“Many of our best family memories involve experiencing the magnificent wild places of our country. We are impressed with the dedication of Earthjustice to ensuring the preservation of these precious and often endangered ecosystems. We also believe it is critical to enforce and improve our environmental, safety, and consumer laws because these impact all of us, no matter where we live. By including Earthjustice in our estate plans, we feel we are contributing to the long-lived mission of a truly exceptional organization.”

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David and Alexis included Earthjustice in their family trust. Learn more about how you can make a special gift through your will or trust.

Dr. Lester Goldstein

“Without a doubt, I think of Earthjustice as being the most effective environmental organization on the legal front. I feel like we should give back, and legacy gifts are a very easy way to give. I know of no organization where the money is as well spent for the environment as it is at Earthjustice.”

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Dr. Goldstein has established charitable gift annuities that provide him with guaranteed income for life and tax benefits.

Linda Schimdt

“I taught my family the importance of preserving our natural world and ways of coexisting with nature.”

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“Even though we never had a lot of money, we always supported environmental organizations and gave what we could. We especially support Earthjustice because they harness our most important tool, the law. What we choose to do with our charitable gifts, even if they are modest, can and should reflect our values. I wanted my gift to help the environment, which is why I set up a charitable gift annuity with Earthjustice. I like to know that, when I am gone, my gift will continue working to protect regions that are so dear to me.”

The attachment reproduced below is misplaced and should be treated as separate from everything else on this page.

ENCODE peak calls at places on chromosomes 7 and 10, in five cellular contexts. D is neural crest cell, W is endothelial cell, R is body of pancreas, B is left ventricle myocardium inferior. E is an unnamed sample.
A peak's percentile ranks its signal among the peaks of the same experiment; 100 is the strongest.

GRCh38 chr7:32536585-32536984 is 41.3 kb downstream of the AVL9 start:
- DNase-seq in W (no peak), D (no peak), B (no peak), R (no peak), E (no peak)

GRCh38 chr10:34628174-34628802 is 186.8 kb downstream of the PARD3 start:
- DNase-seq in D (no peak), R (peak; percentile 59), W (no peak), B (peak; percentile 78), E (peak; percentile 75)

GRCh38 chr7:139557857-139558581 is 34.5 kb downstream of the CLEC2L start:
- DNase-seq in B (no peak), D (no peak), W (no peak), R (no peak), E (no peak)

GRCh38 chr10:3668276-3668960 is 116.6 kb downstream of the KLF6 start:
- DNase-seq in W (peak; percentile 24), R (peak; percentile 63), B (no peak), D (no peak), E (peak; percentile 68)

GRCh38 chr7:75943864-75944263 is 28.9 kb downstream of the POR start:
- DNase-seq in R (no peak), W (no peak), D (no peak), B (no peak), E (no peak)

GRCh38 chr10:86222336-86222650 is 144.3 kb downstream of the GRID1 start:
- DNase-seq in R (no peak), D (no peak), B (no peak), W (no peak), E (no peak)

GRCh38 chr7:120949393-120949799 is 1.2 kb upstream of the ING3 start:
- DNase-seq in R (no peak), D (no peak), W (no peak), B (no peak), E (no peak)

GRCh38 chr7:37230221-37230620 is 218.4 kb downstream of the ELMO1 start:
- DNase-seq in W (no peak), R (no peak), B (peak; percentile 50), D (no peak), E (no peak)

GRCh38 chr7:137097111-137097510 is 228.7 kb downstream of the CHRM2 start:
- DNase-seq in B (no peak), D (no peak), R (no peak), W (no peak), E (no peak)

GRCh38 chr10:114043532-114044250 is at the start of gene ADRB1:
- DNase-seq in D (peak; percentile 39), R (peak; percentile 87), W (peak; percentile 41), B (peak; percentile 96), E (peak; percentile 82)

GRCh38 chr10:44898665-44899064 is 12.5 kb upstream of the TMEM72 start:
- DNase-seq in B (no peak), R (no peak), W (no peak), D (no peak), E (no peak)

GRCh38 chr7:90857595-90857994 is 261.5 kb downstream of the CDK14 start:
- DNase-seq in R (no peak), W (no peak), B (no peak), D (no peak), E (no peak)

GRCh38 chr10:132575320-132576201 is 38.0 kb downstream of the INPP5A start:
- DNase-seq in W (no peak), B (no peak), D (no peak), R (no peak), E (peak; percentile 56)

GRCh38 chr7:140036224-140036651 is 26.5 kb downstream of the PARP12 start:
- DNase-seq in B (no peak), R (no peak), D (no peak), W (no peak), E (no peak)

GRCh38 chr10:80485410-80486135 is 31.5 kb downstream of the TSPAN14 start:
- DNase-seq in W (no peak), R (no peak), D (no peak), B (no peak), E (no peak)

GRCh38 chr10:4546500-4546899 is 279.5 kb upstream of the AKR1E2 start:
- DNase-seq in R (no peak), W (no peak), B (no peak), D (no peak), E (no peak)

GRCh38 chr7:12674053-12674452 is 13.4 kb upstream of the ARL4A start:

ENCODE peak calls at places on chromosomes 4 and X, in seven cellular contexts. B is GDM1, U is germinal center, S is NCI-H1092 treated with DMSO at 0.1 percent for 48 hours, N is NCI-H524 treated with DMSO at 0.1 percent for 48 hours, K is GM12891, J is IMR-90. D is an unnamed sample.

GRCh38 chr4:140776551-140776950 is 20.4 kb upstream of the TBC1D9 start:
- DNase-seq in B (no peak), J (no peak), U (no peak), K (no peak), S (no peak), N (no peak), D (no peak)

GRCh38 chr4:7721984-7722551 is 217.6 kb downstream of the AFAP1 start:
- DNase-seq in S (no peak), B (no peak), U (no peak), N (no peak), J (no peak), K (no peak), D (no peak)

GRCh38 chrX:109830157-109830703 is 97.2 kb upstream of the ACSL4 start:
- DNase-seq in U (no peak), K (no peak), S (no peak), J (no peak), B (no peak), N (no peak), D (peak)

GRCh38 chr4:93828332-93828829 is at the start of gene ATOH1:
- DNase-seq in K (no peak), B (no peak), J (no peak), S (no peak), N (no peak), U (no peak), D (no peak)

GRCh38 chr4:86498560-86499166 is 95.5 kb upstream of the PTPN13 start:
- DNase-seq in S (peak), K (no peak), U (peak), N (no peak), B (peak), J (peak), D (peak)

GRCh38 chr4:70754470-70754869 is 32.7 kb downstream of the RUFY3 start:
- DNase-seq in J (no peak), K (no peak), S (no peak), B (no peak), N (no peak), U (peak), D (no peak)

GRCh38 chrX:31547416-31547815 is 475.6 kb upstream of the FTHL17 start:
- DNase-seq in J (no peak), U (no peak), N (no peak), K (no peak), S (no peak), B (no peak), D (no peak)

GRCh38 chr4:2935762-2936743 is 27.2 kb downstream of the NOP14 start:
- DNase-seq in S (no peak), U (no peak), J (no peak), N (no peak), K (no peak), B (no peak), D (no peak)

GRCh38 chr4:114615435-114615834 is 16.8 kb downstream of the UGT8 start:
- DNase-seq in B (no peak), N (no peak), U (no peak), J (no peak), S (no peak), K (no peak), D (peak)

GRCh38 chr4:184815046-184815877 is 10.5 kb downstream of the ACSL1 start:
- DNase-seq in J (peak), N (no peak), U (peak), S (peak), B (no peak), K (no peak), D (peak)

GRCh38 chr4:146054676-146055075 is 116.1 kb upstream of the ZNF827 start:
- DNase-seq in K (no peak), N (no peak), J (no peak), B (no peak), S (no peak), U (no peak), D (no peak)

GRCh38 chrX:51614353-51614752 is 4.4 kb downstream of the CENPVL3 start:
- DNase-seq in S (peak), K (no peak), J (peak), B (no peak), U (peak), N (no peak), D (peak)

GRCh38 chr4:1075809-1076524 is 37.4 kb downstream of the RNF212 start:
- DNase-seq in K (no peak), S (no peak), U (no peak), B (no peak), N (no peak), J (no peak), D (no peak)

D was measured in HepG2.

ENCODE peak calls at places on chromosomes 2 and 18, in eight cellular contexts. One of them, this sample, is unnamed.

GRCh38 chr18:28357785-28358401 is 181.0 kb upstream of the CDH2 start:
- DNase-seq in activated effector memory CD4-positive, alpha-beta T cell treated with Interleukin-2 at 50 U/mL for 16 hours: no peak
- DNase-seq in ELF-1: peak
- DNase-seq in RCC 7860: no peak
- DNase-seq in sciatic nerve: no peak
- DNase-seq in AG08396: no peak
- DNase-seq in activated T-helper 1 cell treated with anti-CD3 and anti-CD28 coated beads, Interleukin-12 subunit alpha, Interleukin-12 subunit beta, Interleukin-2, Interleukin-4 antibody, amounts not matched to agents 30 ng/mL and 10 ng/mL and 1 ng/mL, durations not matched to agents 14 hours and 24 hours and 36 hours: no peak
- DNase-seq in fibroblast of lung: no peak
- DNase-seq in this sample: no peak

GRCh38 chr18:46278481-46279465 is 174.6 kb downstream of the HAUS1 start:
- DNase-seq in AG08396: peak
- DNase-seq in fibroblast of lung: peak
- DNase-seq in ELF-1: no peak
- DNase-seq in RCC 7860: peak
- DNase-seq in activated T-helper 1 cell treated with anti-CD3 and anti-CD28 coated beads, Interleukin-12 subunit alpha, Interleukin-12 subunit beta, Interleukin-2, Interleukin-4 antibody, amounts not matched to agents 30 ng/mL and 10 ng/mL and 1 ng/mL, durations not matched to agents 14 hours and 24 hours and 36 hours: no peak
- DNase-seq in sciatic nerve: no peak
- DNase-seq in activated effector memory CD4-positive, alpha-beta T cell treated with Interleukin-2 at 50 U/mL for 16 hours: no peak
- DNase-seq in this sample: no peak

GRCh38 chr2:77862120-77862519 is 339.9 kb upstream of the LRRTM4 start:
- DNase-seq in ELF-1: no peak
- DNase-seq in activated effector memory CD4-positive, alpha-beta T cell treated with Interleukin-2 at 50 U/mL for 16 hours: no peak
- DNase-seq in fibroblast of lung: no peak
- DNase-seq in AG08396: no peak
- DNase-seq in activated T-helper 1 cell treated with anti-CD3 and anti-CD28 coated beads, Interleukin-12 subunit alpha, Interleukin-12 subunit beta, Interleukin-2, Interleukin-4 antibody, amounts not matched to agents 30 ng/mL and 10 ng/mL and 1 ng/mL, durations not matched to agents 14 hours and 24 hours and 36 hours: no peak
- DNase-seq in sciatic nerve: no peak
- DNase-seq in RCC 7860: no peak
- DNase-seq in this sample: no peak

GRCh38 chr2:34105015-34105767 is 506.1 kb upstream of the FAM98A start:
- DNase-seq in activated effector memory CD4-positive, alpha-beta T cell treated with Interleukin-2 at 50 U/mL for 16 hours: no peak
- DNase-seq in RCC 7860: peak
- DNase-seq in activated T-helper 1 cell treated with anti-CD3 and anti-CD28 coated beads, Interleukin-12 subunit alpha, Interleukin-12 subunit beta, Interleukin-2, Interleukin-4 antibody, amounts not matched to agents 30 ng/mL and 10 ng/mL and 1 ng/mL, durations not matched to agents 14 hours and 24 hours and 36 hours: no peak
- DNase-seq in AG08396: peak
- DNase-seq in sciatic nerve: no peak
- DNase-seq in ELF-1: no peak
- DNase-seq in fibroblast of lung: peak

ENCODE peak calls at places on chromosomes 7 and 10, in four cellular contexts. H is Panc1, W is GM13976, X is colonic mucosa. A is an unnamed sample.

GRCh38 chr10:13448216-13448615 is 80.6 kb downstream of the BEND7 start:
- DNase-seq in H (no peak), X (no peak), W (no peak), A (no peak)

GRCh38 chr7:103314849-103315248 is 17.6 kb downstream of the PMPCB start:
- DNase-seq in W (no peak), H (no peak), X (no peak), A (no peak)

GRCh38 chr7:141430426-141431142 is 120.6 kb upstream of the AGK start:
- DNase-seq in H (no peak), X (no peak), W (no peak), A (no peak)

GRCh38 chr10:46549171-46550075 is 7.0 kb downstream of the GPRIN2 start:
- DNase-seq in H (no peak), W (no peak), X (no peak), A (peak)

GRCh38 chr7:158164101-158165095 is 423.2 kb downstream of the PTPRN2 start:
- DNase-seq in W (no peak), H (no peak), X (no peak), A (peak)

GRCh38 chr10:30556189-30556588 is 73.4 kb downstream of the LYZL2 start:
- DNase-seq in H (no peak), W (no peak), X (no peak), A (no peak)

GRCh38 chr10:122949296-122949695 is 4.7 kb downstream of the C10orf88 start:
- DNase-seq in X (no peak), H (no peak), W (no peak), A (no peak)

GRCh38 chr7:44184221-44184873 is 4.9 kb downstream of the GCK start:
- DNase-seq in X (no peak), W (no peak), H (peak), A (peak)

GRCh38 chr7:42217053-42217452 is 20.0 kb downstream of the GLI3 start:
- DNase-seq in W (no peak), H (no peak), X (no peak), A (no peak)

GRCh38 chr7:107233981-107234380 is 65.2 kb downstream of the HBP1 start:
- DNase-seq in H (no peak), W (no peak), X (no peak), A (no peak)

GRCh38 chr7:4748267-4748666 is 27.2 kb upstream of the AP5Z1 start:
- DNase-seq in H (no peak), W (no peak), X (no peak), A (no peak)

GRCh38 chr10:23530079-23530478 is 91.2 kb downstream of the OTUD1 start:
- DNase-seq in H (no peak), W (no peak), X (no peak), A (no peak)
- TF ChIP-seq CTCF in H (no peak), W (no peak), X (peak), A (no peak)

Dr. Gregory Maravelas

“Earthjustice is an inspiration! Why did I make my legacy gift? Where to begin.”

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“Let’s stay with fundamentals: clean air, unpoisoned water, uncontaminated soil. The desire for a healthy planet and a healthy environment in which to live a healthy, joyous life.”

Shannon Faye

Donor Shannon Faye on Creating a Meaningful Legacy

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My fondness for nature began when I was a child, but it wasn’t until my mid-twenties that I learned about Earthjustice. The tagline struck me: “Because the earth needs a good lawyer.” This is just so real and so true, and it sparked my interest immediately.

Like many people, I did some serious self-reflection in 2020. I decided to focus my financial support on my three favorite organizations, Earthjustice being one of them. Over the years I’ve been a monthly sustainer, an annual donor, and most recently, I transferred a life insurance policy to Earthjustice. I’m glad I discovered the benefits of making a planned gift, which is a great investment and a great use of assets. And I love knowing that I can do my part to bring about a better future for the planet.